Rosalyn Cowart

These are Please God Days

When she says sacrifice is something she understands,
she means there is no God of courage. He tells her he is crumbling.
He keeps his broken self in his front pocket, fingering it
like a buckeye. Sometimes he holds it in the side of his cheek—

a damp apology. They sledge stakes in the yard and in the bed
and throw themselves against imaginary fences, falling
back into each other like wounded dogs trying to escape
the front yard. These are please God days when flesh is not enough

in the flood. She is languorous in the porcelain tub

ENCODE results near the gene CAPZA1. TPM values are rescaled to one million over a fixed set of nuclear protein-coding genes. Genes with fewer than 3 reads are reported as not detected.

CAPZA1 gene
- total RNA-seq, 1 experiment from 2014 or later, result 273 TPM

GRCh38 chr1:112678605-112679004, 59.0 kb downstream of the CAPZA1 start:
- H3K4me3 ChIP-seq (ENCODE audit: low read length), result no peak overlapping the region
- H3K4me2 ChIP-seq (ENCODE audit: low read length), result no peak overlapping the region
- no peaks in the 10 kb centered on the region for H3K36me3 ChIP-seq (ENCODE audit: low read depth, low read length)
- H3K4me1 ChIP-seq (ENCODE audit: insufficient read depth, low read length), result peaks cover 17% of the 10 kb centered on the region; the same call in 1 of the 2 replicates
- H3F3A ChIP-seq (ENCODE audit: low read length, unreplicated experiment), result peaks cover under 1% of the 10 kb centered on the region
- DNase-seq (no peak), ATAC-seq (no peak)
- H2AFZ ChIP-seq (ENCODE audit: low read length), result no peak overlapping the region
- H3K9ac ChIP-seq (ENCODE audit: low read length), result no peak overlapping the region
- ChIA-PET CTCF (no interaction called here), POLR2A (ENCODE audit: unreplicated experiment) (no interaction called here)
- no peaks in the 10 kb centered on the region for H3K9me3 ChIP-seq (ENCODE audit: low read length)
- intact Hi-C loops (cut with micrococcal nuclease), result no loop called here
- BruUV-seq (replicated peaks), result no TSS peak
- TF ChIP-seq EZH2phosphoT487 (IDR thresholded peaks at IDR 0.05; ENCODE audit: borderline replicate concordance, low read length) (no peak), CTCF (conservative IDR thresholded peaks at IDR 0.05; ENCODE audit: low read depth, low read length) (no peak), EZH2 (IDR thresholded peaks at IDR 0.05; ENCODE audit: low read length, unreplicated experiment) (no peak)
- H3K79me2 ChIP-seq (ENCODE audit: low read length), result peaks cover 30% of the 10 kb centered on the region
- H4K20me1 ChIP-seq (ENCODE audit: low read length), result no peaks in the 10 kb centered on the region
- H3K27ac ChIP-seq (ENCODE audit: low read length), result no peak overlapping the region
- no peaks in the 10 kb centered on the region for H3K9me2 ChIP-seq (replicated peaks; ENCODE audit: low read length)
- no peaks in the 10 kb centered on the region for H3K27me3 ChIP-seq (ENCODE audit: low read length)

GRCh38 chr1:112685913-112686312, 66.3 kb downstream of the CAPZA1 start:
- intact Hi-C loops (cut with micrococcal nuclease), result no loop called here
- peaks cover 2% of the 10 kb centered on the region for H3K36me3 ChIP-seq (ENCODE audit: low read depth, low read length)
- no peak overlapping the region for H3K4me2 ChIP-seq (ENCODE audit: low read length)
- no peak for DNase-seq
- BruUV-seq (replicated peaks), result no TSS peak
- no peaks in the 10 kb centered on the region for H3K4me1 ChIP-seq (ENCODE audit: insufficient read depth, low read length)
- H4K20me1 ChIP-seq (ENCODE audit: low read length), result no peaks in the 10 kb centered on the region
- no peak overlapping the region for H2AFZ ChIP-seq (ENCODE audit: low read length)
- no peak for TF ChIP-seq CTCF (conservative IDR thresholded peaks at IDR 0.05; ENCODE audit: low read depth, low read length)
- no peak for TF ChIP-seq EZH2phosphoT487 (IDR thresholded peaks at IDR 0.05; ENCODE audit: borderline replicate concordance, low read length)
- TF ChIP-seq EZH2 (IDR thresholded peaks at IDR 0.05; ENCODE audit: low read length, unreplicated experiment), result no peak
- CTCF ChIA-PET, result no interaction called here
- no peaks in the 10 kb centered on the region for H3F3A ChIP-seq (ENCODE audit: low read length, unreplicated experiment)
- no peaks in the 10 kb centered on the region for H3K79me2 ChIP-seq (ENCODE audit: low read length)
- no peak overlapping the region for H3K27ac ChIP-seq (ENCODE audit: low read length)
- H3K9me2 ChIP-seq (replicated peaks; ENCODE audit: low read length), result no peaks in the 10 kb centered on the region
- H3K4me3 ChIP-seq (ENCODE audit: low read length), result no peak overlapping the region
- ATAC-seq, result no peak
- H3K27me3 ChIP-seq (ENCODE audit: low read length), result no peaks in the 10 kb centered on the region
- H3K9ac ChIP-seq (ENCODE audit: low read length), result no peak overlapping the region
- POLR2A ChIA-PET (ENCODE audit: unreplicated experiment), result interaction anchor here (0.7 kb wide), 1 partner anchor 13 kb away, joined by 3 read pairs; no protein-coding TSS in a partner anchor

when he comes home smelling sad. He takes her wet hand
out of the cloudy water and brushes his lips against her
knuckles. He stays there for a long time, beside the tub

holding her hand. She steps out and stands in front of him,
a puddle forming beneath her naked body. He shudders, has to steady himself.
He can think of nothing better to say so he tells her he loves her.
Think of bad days as long distances, she says. You are a layer

of skin I can’t explain. They drive past cornfields and graves
wanting to take back the ugly things they said. They carry
everything with them, words heavy as wood axes, waiting
for a clearing, for some moment like this one.


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